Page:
William Ruto has been sworn as Kenya’s fifth president since independence in 1963. He is set to impose International Monetary Fund (IMF) austerity measures and wage class war against workers and the rural masses, as prices soar.
On Tuesday, Ruto took his oath of office in Nairobi’s Kasarani Stadium a week after his election was upheld by the Supreme Court. Ruto’s electoral rival, Raila Odinga, had alleged mass electoral fraud and sought to annul the August 9 election’s result that gave Ruto 50.5 percent of the vote against Odinga’s 48.8 percent. The court unanimously dismissed the appeal.
Ruto won the elections by styling himself as an outsider and a “hustler” against Kenya’s ruling “dynasties,” combined with anti-Chinese demagogy. Bourgeois papers presented him as the son of “a peasant farmer who went barefoot and sold chickens for school fees” (in words of The Star) to become Kenya’s fifth president, fighting the Kenyatta and Odinga political dynasties.
At the inauguration, Ruto pledged a Hustler Fund to boost business, “dedicated to the capitalisation of micro, small and medium-sized enterprises … to make credit available on affordable terms that do not require collateral;” a Judiciary Fund to increase the number of small claims courts; to appoint six judges rejected by former president Uhuru Kenyatta over alleged integrity issues; to introduce new fertiliser prices; measures to increase police autonomy from the executive; and measures to “make fertiliser, good quality seeds and other agricultural inputs affordable and available.”
Ruto has nothing to offer to working people. The deepening economic, social and military crisis underway globally has no solution within the borders of Kenya. Confronting an upsurge of the class struggle, amid growing concerns about food insecurity, unemployment, war, and surging prices, Ruto will turn to austerity, police-state measures, his imperialist backers in Washington and London, while whipping up communalism and Christian bigotry.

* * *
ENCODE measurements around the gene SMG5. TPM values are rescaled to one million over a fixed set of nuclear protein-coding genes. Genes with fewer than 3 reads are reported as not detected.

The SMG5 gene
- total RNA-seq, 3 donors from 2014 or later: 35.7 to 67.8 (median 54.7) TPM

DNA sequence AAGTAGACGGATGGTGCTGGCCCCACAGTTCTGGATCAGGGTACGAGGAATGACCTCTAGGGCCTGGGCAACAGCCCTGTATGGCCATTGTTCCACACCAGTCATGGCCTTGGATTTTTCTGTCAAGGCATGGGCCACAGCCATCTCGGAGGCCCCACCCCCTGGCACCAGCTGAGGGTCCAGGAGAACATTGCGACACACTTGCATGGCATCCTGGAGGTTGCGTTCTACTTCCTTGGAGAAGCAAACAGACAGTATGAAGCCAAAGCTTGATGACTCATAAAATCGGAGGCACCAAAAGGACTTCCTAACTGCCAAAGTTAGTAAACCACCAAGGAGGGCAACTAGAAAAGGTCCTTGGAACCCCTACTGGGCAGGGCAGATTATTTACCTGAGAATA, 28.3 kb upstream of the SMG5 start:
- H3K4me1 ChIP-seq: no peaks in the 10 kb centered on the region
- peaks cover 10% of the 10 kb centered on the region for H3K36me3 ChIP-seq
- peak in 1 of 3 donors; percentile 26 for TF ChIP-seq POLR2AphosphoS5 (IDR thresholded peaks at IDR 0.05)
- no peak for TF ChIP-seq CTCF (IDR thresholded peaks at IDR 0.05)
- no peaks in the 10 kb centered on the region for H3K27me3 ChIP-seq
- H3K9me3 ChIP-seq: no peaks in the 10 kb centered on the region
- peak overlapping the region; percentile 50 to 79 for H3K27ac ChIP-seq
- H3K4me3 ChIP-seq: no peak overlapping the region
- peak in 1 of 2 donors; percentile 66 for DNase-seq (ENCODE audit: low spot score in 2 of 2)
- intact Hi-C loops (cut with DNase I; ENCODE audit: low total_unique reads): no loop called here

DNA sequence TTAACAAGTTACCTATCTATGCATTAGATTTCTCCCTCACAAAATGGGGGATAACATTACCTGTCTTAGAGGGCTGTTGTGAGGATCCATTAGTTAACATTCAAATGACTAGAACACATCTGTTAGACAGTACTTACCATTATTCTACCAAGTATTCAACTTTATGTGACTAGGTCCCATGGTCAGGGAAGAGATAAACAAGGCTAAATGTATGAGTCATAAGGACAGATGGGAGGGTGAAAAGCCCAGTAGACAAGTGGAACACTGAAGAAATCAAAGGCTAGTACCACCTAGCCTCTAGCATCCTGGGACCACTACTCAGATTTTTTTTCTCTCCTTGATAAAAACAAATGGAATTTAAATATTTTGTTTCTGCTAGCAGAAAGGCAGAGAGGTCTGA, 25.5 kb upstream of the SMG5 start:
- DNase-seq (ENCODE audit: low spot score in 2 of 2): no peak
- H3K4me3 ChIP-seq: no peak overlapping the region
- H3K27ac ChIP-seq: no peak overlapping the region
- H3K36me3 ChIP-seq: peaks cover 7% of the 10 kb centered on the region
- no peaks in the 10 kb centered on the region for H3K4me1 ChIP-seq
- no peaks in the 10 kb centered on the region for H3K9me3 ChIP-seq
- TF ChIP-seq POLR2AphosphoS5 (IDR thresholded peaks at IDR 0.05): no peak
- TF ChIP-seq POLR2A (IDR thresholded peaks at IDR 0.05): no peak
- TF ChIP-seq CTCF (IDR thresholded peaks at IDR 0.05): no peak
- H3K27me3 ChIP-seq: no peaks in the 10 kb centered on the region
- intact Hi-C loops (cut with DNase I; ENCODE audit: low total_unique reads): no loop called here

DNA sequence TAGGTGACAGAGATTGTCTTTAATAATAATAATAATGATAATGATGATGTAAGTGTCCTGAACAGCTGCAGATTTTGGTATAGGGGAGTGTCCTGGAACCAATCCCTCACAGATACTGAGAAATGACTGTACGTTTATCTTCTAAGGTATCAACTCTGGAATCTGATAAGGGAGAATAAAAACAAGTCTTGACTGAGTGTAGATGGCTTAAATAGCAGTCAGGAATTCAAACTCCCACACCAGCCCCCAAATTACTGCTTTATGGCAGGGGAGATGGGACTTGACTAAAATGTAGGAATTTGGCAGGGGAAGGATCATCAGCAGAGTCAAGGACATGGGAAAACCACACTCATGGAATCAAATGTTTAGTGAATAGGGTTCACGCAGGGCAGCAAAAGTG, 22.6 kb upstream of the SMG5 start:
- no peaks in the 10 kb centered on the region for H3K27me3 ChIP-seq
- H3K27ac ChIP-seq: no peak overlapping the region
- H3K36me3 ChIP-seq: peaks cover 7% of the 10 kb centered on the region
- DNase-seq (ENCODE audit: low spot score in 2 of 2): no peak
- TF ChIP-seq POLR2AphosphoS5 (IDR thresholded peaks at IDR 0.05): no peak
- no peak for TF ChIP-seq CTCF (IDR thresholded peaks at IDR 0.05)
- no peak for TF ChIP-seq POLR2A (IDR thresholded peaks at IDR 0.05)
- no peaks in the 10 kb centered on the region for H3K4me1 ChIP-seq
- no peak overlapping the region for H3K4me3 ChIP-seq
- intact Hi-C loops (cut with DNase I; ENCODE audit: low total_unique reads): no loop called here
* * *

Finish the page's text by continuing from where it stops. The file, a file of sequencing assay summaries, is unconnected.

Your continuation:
Kenya is one of the highest countries on the list for civil unrest according to Verisk Maplecroft, a UK-based risk consulting and intelligence firm. Last May and July, rising food costs spurred protests in Nairobi under the hashtags #LowerFoodPrices and #Njaa-Revolution (hunger revolution in Swahili). It raised the spectre of Sri Lanka, where President Gotabhaya Rajapakse fled a country rocked by protests over soaring costs of living and IMF-imposed austerity.
Inequality in Kenya is among of the highest worldwide. According to Oxfam, less than 0.1 percent of the population (8,300 people), among which is Ruto himself, own more wealth than the bottom 99.9 percent (more than 44 million people). Fully 7,500 new millionaires are expected to be created in the next decade.
On the other hand, workers, especially youth, face mass unemployment. More than three-quarters of Kenya’s 50 million people are aged under 35, yet youth unemployment is 39 percent.
Kenya’s cost of living, driven by the US-NATO war on Russia in the Ukraine, is soaring, with inflation climbing to a five-year high of 8.5 percent last month. The Kenya National Bureau of Statistics (KNBS) reported that prices of maize flour, sugar and rice rose 4.7 percent, 4.6 percent and 2.9 percent, respectively. Market surveys show that maize and wheat flour, upon which millions of Kenyans depend, have actually risen in price by 67 percent over the last three months.
Tuesday’s speeches already indicate the pretexts the new executive will use to make workers pay for the global economic crisis. Ruto claimed that “clearly, we are living beyond our means.” Ruto’s Deputy President, Rigathi Gachagua declared: “The truth of the matter is that we have inherited a dilapidated economy which almost facing shut down. We have a huge task to liberate this country and bring it back to where Kibaki left it,” that is, a decade ago.
Gachuga was silent on the fact that Ruto has been deputy president since Kibaki left office.